My older son recently made a vending machine out of a cardboard box. My daughter created clothing for her Barbies out of paper and tape. My baby went through the hall closet, describing the shoes in a babble that was only one-eighth English. All three participate in a steampunk-inspired world of their own creation called Gearton, for which they build castles and a clock tower out of picture books. When their games are going well, the kids are murmuring, saying to one another, “Pretend we …” or “What if we …” or “The queen must be assassinated.” There’s also a lot of screaming. Meanwhile, I’m doing the crossword.
I have three kids under 10 who don’t expect — or even want — to play with me. It took some practice, but over time, we’ve all learned we’re better off doing our own thing: the kids, without stodgy parental interference, and my husband and I, unhooked from the assumption that we have to play to be present.
It wasn’t always this way. As a toddler, if my first child wasn’t digging in the trash or chewing on the couch cushions, he was rampaging through the house with an imaginary weapon. He never listened. He tried to run into traffic. The constant wrangling and vigilance were so exhausting that my husband and I didn’t have the energy to play the way my son preferred — anything that involved full-body contact or pretend violence. Instead, I said no and stop all day long, and when my scolding seeped into the playing, I felt guilty and frustrated. I was a terrible playmate, a tired mother who did little beyond obstructing.
But when my son was about 3, I realized his fictive worlds were vivid enough to continue without me. All he needed, at first, was a listener. After a while, he would head into his bedroom, alone, to transform it into the place that lived in his mind. It was freedom — for all of us. Thus began an experiment with expectation: Little by little, my husband and I would stretch the time our son could safely play by himself.
My daughter was born a year after that. She is shy and moody, and she has been content to play on her own since she could crawl. I’ve never met a more self-possessed child — she used to tell me when she needed a nap. She has never liked the sorts of games her brother prefers, and play between them has always been a negotiation. The games they’ve created combine his love of fantasy and drama with her need for realism; when they set up their pretend yak farm with pillows and stuffed animals, she enjoys an imagined sunset, while her brother worries about predators who have yet to grace this earthly plane.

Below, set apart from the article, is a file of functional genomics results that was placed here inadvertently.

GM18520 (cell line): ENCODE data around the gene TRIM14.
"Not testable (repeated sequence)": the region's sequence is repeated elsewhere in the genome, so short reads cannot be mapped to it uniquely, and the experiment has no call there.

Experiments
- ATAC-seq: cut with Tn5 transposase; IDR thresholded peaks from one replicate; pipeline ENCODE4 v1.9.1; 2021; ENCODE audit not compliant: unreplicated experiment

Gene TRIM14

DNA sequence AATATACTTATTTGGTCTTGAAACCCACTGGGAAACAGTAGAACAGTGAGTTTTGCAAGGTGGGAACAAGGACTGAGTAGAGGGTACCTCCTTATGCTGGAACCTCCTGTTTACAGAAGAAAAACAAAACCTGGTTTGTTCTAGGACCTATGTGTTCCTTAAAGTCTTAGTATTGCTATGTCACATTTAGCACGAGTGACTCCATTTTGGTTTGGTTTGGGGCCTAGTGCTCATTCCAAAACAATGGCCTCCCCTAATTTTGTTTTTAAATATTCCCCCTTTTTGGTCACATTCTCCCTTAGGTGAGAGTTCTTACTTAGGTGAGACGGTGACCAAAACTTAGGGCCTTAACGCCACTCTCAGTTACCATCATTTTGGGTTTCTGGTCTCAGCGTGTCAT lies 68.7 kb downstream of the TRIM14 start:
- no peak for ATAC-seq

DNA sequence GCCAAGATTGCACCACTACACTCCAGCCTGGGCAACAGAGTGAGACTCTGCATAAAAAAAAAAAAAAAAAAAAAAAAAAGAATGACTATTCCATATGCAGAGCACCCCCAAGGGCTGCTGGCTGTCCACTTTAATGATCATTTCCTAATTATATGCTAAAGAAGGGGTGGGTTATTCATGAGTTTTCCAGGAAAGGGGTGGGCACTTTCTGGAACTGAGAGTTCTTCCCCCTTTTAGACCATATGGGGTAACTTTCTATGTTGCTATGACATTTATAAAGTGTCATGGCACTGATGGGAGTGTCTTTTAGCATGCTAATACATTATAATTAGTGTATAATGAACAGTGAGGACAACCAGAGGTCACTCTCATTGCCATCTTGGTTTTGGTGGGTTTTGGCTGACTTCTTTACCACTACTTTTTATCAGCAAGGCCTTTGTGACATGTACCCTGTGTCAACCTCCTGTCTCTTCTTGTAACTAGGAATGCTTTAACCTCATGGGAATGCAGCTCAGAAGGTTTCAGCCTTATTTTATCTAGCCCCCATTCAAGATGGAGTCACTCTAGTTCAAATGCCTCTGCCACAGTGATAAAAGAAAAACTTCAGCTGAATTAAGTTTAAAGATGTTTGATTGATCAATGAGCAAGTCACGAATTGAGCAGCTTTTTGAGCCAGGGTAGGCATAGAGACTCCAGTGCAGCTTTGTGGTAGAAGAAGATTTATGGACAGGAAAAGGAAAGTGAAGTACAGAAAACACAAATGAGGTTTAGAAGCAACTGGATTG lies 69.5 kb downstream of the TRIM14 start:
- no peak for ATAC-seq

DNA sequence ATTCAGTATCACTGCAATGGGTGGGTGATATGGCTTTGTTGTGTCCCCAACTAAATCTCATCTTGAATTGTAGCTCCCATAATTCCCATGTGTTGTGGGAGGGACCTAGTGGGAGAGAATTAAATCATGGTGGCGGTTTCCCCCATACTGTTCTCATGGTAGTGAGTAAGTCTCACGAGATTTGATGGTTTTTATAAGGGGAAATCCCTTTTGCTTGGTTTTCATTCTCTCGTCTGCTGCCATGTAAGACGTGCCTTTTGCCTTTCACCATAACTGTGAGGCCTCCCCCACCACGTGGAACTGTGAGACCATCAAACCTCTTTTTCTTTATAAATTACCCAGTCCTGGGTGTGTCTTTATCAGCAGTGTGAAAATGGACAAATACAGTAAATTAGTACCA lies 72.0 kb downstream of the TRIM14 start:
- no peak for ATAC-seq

I was a terrible playmate, a tired mother who did little beyond obstructing.
In the past, if they couldn’t agree on a game’s direction, I would try to help, only to make it worse: I was a reality-TV host, watching helplessly as my contestants swapped insults at a show reunion. When Mom is there to listen, they turn defensive and mean; when I say, “Figure it out,” they do. I know I’m lucky they have each other to play with, and so I’ve taught myself to hold back. I tell myself they’re learning about compromise and boundaries. As am I. I’m distracted by work (and life). I have a bad temper. I can be critical. And I don’t like to play, especially pretend, or anything with dolls or figures, or any games that ask me to hide or wield a Nerf gun. My motto is “Moms don’t play.” (The other context also applies: I do not play.) Our third child joined the family with this system in place, and he is, as most third children are, remarkably independent.
I can’t say that my approach is right for everyone. I know that it resonates for me in part because of how I was raised. I have no memories of my parents playing with me. I can remember reading together and their swimming with me in the ocean, but they weren’t involved in the fashion shows I filmed with my sisters, and they didn’t help me make my magazine, Kid Stuff, either. Not once did they dine at my fictional restaurant.
This isn’t a complaint; it’s gratitude. They may not be a part of these memories, but they weren’t absent either. They were on the edges — there but not there. My parents allowed me private worlds of my own creation, and they respected them. I imagine they felt the same joy I do when I watch my children playing without me; my daughter opens a bakery as her older brother bounces on a giant rubber ball. The baby fills his garbage truck with blocks. Each of us enters his or her own separate sphere. This, I’ve realized, is my favorite part of mothering. My looking away and then observing.
When my kids and I stop doing our own things and come together, it’s because we want to. The activities we do together offer all of us pleasure; we opt in and because of this, we actually have fun. I may not play, but I’m goofy and affectionate, and I love to talk about feelings. I love to teach too: how to count, how to read, how to make guacamole. It feels good to be with my kids in these specific ways, and to let myself be there. It took some time, but I’ve realized I can’t be every kind of mother. I can only be one. I can only be theirs.
Edan Lepucki is the author of the novels “California” and “Woman No. 17.”